Seedling vigour and the early growth of transplanted rice (Oryza sativa)
Ros, C., Bell, R.W. and White, P.F. (2003) Seedling vigour and the early growth of transplanted rice (Oryza sativa). Plant and Soil, 252 (2). pp. 325-337.
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Previous studies suggest that the positive response of transplanted rice (Oryza sativa L.) to nursery fertiliser application was due to increased seedling vigour or possibly to increased nutrient content. This paper presents results of two glasshouse experiments designed to test the hypothesis that seedling vigour was responsible for the response of transplanted seedlings to nursery treatments. The aim of the present study was to explore the concept of seedling vigour of transplanted rice and to determine what plant attributes conferred vigour on the seedlings. Seedling vigour treatments were established by subjecting seedlings to short-term submergence (0, 1 and 2 days/week) in one experiment and to leaf clipping or root pruning and water stress in another to determine their effect on plant growth after transplanting. Submerging seedlings increased plant height but depressed shoot and root dry matter and root:shoot ratio of the seedling at 28 days after sowing. After transplanting these seedlings, prior submergence depressed shoot dry matter at 40 days. Nursery nutrient application increased plant height, increased root and shoot dry matter, but generally decreased root:shoot ratio. Pruning up to 60% of the roots at transplanting decreased shoot and root dry matter, P concentration in leaves at panicle initiation (PI) and straw dry matter and grain yield at maturity. By contrast, pruning 30% of leaves depressed shoot and root dry matter by 30% at PI, and root dry matter and straw and grain yield by 20% at maturity. The combined effects of leaf clipping and root pruning on shoot, root and straw dry matter were largely additive. It is concluded that the response of rice yield to nursery treatments is largely due to increased seedling vigour and can be effected by a range of nutritional as well as non-nutritional treatments of seedlings that increase seedling dry matter, nutrient content, and nutrient concentration. Impairment of leaf growth and to a lesser extent root growth in the nursery depressed seedling vigour after transplanting. However, rather than increasing stress tolerance, seedling vigour was more beneficial when post transplant growth was not limited by nutrient or water stresses.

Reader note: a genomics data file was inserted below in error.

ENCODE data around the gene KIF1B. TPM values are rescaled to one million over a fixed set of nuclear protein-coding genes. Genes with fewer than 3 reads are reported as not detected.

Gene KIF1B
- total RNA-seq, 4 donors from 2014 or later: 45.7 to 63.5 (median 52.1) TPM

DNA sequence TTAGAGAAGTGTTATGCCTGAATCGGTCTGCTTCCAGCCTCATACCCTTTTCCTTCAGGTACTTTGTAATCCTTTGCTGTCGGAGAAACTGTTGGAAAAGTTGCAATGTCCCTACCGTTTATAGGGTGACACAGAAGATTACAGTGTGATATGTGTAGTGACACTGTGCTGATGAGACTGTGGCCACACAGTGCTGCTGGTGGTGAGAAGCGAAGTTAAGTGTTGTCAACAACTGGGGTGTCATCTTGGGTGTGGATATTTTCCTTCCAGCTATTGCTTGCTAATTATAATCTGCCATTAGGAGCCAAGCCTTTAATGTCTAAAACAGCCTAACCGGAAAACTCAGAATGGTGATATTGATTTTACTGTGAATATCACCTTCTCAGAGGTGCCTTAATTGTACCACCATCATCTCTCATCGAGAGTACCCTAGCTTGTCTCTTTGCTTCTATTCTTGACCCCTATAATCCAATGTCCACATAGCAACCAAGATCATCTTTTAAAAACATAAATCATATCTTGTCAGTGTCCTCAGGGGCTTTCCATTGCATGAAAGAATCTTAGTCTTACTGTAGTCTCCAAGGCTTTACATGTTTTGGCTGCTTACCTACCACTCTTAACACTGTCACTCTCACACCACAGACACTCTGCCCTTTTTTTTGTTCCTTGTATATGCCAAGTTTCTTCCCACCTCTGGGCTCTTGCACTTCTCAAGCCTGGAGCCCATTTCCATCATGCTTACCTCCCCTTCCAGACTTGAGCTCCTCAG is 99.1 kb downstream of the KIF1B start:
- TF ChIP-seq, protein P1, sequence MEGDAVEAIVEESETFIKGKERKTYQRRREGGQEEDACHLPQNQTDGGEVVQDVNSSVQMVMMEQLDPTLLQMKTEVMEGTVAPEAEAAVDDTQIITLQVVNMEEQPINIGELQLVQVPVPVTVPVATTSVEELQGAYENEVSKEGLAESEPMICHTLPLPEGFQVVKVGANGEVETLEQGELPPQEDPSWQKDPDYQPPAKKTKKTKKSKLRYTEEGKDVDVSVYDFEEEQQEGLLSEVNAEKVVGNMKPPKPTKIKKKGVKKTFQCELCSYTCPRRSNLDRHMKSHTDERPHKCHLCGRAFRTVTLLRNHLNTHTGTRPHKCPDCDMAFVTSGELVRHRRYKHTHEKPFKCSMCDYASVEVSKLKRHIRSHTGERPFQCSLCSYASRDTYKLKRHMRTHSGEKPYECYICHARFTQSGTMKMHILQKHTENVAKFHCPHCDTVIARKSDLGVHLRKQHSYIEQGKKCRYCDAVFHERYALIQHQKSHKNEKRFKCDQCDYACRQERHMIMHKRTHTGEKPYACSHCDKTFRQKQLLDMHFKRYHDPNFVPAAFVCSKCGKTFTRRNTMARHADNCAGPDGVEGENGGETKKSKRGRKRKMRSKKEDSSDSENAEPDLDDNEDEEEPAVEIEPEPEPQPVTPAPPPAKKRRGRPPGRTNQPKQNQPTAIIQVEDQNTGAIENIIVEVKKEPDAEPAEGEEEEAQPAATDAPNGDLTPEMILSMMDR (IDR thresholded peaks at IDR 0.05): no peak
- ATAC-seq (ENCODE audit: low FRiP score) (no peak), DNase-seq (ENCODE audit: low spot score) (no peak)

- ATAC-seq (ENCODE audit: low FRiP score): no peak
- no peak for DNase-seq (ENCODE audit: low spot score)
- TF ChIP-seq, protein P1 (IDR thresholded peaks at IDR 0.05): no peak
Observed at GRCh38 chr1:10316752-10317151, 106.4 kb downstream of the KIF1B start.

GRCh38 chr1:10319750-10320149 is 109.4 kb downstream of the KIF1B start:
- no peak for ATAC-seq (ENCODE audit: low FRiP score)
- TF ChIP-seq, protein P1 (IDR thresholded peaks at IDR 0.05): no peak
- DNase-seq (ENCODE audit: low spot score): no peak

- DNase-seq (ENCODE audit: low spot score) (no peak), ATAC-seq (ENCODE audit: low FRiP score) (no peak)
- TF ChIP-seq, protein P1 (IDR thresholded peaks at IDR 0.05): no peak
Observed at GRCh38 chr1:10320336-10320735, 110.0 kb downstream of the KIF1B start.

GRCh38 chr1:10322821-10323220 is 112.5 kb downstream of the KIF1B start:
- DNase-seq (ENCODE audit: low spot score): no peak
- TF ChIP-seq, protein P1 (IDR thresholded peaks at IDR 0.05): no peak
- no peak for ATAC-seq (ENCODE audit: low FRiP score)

|Publication Type:||Journal Article|
|Murdoch Affiliation:||School of Environmental Science|
|Publisher:||Kluwer Academic Publishers|
|Copyright:||2003 Kluwer Academic Publishers|
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